The National Collections of Weigela, Diervilla and Sarcococca are also sited in the gardens.
The Gardens contain several listed buildings including the restored Grade II listed curvilinear Glass Pavilions, which are among some of the earliest ever built.
The Gardens have undergone a major restoration programme, and the restored Glass Pavilions were officially opened by HRH Prince Charles on 1 September 2003.
Later,the fully landscaped and replanted gardens were formally re-opened on 20 June 2008. by Michael Palin, the Sheffield-born actor and TV presenter.
Now it is left to The Gardens staff and Friends of the Botanical Gardens (FOBS) to continue developing and maintaining the plantings throughout the Gardens.
The Garden Tour
Visitors are free to wander through the gardens at will, or alternatively take a Group Tour.
I chose to go unaccompanied!
In order to give you the reader some idea of my route I have copied the Visitors Map shown here for reference!
As you will see it is laid out in alphabetical areas, so I will use this legend as the basis for my tour!
Basically I went around the perimeter in an anti-clockwise direction then up the centre of the gardens to the Pavillions.
Click on picture to enlarge
Four Seasons Garden (A & B)
This garden is situated at the northern end of the gardens resulting in it being somewhat starved of light due to it being in the shadow of the Pavilions.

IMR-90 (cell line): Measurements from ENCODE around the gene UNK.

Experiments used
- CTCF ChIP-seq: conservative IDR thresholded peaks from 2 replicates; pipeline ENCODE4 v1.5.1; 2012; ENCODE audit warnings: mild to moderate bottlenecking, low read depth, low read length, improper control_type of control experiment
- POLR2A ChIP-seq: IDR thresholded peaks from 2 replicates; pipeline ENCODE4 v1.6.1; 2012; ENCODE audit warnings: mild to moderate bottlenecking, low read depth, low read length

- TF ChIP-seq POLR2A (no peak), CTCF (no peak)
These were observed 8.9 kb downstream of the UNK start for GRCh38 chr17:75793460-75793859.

This makes it quite a cold garden, plus the Pavilions also create a bit of a wind tunnel.
This area has been planted out with plants that can tolerate such conditions yet give all the year round interest!
For example: In Spring there are some early flowering Shrubs, Hellebores, Pulmonarias and a wide range of Spring bulbs.
In Early Summer one can see a selection of summer flowering shrubs under planted with things such as Hostas, Bergenias, Dicentras and some summer flowering bulbs.
Mid Summer is the time to see a mixture of Iris,Paeonys,Roses and Oriental poppies.
Autumn: One can see a wide selection of Grasses and late flowering perennials and the autumn tints on the leaves of the shrubs.
Winter: There are some colourful and evergreen shrubs along with hoar frost on the deciduous shrubs and grasses!
Birch Hill (E)
This area is basically in two parts where the garden went from a predominantly lawned area with Mature trees onto a woodland path that runs parallel to Botanical Road.
The Bear pit
Indicated on the map as a circle on the border of areas E & L.